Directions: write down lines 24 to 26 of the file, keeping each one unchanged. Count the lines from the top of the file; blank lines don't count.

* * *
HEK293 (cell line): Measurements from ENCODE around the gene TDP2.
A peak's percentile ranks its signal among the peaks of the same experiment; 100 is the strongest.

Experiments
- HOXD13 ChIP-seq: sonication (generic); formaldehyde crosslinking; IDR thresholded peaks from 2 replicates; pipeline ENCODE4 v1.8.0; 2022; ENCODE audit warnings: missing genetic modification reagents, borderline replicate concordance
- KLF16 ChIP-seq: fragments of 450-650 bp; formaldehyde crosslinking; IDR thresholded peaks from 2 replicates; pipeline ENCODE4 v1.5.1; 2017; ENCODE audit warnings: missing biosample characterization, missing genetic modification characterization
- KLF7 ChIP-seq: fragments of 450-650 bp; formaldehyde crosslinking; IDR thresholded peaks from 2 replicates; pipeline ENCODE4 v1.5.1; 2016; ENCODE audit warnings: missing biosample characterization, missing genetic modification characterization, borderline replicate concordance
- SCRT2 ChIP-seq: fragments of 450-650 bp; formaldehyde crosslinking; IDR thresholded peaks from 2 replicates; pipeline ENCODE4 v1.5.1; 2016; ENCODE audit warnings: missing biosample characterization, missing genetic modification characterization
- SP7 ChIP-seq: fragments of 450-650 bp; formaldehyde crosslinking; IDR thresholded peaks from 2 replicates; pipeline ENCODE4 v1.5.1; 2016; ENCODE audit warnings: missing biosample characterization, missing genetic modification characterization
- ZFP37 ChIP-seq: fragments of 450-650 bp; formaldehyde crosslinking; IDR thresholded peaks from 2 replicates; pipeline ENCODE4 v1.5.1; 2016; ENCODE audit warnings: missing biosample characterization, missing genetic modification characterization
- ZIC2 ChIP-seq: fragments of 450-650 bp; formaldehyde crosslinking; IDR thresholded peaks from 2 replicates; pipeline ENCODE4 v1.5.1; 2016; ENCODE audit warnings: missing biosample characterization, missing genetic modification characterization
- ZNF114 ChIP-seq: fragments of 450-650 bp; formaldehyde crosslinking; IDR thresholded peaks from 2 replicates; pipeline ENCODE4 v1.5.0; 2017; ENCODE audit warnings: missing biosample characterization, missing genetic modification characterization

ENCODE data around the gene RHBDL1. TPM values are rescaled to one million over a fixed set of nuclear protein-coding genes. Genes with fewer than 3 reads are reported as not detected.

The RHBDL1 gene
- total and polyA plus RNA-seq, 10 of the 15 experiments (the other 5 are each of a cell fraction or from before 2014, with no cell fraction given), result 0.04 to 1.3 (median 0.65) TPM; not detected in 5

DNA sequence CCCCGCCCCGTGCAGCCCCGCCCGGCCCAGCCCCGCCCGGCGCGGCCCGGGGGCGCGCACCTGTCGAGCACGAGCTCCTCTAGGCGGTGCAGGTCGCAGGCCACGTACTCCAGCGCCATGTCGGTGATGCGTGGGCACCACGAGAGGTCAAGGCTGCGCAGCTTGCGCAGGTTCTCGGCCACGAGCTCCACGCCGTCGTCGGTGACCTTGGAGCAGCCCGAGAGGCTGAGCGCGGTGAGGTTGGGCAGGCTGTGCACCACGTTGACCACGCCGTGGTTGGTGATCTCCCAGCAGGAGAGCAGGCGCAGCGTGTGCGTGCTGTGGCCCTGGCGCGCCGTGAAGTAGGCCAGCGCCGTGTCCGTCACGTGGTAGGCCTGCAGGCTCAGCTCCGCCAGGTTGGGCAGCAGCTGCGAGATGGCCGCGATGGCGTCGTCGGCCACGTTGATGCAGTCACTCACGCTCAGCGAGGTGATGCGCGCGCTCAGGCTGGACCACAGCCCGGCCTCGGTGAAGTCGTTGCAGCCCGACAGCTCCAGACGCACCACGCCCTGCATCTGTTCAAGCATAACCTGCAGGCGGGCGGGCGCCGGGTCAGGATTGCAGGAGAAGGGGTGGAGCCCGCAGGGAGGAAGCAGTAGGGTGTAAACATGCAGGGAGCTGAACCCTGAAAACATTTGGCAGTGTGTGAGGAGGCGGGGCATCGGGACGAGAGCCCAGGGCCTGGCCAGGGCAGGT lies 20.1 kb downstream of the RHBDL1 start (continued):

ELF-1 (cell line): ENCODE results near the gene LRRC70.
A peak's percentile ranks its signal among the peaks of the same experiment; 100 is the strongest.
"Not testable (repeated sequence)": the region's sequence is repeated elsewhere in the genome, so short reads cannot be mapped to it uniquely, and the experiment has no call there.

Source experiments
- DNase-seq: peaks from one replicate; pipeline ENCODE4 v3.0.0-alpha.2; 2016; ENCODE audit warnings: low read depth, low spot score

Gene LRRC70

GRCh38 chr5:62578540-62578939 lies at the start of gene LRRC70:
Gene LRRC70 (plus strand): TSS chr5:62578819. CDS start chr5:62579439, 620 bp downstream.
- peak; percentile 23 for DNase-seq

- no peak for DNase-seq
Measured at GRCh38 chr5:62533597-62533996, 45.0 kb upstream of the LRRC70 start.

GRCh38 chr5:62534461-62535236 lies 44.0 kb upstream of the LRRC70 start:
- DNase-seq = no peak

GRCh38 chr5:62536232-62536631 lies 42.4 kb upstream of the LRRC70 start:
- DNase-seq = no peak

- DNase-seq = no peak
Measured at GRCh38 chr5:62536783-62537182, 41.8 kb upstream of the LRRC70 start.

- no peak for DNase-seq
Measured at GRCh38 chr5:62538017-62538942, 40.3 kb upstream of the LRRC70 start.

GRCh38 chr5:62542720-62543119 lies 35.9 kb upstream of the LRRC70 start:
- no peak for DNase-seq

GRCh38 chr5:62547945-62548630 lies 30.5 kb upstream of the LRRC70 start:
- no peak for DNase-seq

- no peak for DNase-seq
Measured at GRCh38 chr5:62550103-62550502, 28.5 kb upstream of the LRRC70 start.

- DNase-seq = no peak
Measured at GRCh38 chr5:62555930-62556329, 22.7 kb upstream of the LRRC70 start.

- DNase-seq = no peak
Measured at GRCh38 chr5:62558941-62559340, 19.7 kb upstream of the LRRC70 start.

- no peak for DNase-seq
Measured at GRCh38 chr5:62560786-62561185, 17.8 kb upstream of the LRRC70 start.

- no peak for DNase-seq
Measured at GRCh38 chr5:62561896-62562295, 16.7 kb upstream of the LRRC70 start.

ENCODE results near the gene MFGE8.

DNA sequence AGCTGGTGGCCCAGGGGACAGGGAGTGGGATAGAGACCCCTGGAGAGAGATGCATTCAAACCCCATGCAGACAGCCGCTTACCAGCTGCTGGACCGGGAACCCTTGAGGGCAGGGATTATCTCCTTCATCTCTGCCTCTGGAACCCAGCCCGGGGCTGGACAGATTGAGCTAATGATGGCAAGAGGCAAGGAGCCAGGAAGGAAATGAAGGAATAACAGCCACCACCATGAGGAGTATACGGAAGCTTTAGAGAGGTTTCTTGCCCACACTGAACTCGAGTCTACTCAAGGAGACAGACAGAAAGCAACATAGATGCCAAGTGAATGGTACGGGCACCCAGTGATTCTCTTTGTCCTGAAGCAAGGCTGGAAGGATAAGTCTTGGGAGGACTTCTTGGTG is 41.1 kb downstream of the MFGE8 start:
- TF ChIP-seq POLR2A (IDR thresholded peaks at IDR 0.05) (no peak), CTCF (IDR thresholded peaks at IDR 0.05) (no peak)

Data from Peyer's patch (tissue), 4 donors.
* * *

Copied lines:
- peak; percentile 23 for DNase-seq

- no peak for DNase-seq
Measured at GRCh38 chr5:62533597-62533996, 45.0 kb upstream of the LRRC70 start.